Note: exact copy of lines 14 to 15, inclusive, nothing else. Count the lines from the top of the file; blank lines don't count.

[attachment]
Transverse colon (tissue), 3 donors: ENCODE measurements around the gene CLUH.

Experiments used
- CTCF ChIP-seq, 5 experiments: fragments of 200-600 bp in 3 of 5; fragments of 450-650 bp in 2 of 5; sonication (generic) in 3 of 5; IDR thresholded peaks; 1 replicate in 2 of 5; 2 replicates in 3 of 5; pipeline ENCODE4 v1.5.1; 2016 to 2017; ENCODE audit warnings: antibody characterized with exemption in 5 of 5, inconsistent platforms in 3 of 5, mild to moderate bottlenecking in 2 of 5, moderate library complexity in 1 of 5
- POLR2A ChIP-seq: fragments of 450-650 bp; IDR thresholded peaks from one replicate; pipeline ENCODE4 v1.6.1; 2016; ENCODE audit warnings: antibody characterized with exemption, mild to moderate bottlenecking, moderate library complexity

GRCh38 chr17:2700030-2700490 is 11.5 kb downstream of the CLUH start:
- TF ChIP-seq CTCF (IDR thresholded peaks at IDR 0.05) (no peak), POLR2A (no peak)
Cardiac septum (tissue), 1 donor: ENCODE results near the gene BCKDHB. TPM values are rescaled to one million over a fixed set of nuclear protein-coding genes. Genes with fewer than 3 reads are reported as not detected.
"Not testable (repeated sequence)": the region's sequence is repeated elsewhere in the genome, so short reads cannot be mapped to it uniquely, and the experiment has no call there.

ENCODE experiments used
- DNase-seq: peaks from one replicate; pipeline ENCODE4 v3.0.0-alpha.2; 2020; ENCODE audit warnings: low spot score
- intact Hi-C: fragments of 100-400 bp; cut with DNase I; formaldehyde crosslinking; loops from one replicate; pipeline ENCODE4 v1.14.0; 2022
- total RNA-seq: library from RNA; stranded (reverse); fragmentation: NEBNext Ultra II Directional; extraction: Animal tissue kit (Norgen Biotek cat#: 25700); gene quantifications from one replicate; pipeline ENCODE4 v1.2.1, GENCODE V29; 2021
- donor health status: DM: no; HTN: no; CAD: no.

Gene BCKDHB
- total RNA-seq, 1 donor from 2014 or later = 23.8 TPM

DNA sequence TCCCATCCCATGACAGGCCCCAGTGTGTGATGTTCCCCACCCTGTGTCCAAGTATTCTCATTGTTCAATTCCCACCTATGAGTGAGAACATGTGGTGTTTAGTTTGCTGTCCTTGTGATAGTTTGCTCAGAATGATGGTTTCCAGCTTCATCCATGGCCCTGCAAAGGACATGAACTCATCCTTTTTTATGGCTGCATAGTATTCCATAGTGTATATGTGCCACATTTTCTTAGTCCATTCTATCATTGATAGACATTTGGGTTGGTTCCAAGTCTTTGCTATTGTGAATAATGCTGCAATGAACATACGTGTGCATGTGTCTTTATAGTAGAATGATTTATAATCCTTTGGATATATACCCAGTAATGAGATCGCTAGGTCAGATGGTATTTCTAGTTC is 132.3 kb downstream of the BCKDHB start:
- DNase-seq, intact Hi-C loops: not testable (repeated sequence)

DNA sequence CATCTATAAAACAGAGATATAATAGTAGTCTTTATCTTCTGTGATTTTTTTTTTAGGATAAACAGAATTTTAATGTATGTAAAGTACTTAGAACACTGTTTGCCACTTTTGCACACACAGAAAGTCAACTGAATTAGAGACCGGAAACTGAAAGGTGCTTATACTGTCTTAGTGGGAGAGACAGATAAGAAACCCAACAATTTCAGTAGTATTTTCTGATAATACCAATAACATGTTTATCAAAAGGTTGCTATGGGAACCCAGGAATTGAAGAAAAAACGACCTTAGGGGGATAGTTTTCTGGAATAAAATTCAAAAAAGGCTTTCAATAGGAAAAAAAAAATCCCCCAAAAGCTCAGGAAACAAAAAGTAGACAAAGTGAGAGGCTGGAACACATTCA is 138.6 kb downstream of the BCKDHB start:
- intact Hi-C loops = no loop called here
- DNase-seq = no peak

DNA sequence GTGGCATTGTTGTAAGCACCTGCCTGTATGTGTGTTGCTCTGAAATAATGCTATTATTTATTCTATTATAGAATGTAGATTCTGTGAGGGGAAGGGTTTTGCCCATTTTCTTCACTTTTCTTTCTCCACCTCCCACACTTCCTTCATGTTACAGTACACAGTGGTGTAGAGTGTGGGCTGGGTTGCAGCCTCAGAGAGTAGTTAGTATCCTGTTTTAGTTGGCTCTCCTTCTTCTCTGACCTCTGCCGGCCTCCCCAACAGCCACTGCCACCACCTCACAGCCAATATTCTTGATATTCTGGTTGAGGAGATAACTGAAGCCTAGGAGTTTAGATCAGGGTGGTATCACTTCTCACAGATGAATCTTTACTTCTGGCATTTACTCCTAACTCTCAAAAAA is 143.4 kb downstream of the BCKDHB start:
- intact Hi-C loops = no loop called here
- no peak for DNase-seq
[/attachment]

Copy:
Gene BCKDHB
- total RNA-seq, 1 donor from 2014 or later = 23.8 TPM